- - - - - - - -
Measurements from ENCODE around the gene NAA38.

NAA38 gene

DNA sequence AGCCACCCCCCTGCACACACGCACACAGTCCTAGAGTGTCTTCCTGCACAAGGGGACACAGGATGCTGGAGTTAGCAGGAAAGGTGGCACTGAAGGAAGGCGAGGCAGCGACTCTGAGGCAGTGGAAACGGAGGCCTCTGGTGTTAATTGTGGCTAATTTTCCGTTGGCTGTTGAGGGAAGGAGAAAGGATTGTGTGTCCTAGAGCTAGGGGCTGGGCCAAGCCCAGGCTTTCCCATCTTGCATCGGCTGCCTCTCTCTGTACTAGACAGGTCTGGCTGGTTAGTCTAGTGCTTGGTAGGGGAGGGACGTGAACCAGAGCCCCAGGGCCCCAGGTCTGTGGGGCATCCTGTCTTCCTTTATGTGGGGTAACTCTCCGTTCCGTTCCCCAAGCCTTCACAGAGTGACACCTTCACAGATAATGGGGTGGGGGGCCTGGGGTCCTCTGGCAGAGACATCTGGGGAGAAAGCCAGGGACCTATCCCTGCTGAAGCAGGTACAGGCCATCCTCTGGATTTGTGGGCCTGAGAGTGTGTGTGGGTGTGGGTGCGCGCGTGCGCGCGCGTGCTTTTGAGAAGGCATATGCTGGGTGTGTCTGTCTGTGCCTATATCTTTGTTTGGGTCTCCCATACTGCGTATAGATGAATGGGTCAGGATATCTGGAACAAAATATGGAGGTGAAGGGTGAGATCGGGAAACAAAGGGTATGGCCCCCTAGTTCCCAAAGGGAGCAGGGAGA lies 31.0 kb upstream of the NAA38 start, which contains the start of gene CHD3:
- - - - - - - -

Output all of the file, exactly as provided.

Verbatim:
Measurements from ENCODE around the gene NAA38.

NAA38 gene

DNA sequence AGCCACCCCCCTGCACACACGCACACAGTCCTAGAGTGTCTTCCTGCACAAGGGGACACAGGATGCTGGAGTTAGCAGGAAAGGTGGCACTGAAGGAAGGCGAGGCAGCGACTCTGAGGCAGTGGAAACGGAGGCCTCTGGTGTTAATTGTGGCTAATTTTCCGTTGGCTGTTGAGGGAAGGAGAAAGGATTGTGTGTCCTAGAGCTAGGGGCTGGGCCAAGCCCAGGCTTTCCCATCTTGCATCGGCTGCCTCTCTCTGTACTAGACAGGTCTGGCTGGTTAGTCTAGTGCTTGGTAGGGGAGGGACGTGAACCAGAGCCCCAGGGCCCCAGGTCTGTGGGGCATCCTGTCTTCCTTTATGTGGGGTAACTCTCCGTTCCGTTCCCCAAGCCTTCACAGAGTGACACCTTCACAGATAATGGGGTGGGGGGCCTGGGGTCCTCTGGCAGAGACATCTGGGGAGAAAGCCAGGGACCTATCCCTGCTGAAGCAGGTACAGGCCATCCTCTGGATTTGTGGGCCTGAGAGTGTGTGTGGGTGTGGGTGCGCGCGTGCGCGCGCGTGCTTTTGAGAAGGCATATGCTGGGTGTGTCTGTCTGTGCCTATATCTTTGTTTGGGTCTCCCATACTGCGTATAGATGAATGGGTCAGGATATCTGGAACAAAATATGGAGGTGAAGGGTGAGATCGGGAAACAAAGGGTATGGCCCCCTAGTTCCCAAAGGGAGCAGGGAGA lies 31.0 kb upstream of the NAA38 start, which contains the start of gene CHD3: